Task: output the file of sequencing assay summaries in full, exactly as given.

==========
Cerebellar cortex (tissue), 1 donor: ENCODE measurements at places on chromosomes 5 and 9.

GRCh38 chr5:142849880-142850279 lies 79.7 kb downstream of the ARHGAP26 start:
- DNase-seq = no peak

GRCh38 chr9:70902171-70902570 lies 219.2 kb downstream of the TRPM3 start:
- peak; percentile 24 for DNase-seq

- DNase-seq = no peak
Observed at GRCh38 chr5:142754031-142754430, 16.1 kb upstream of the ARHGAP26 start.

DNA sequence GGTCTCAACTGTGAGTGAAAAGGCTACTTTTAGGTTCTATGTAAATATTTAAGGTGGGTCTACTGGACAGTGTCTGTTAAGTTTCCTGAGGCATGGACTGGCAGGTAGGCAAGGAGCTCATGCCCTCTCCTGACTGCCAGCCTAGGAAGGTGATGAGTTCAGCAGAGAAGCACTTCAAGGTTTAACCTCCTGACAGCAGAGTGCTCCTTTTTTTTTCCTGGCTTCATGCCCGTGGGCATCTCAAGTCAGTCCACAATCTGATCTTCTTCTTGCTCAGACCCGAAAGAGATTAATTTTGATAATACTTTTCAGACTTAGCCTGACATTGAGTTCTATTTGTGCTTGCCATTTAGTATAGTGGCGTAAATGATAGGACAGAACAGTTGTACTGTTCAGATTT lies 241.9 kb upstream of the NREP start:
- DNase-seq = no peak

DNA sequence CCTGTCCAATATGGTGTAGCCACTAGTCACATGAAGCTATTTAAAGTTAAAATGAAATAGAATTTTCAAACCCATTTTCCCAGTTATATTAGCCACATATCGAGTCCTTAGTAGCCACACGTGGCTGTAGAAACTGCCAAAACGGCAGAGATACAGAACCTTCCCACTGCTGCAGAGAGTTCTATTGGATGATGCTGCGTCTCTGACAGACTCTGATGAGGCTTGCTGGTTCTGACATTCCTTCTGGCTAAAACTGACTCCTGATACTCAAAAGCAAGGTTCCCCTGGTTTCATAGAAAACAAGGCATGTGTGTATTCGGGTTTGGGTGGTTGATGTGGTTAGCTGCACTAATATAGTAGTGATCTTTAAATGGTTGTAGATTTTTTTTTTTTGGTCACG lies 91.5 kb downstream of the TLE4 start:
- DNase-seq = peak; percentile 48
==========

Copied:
Cerebellar cortex (tissue), 1 donor: ENCODE measurements at places on chromosomes 5 and 9.

GRCh38 chr5:142849880-142850279 lies 79.7 kb downstream of the ARHGAP26 start:
- DNase-seq = no peak

GRCh38 chr9:70902171-70902570 lies 219.2 kb downstream of the TRPM3 start:
- peak; percentile 24 for DNase-seq

- DNase-seq = no peak
Observed at GRCh38 chr5:142754031-142754430, 16.1 kb upstream of the ARHGAP26 start.

DNA sequence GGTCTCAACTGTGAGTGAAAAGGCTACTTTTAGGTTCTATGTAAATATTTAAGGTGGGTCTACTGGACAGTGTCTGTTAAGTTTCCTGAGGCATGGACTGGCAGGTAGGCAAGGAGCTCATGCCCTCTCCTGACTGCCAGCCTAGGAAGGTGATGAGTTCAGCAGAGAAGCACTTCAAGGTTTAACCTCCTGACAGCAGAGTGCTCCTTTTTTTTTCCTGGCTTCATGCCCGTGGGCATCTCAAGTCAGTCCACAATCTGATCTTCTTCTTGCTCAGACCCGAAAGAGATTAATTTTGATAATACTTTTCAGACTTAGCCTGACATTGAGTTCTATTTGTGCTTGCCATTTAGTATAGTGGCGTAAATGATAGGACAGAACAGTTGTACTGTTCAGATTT lies 241.9 kb upstream of the NREP start:
- DNase-seq = no peak

DNA sequence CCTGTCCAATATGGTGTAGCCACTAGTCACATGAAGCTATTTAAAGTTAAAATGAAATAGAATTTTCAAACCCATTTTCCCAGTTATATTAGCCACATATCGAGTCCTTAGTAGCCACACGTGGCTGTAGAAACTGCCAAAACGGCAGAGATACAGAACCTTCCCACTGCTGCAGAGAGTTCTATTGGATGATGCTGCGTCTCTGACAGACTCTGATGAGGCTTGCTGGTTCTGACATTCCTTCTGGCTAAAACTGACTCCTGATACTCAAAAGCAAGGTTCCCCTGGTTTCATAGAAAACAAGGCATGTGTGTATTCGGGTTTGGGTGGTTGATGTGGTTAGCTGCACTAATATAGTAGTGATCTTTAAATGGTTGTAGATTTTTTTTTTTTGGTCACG lies 91.5 kb downstream of the TLE4 start:
- DNase-seq = peak; percentile 48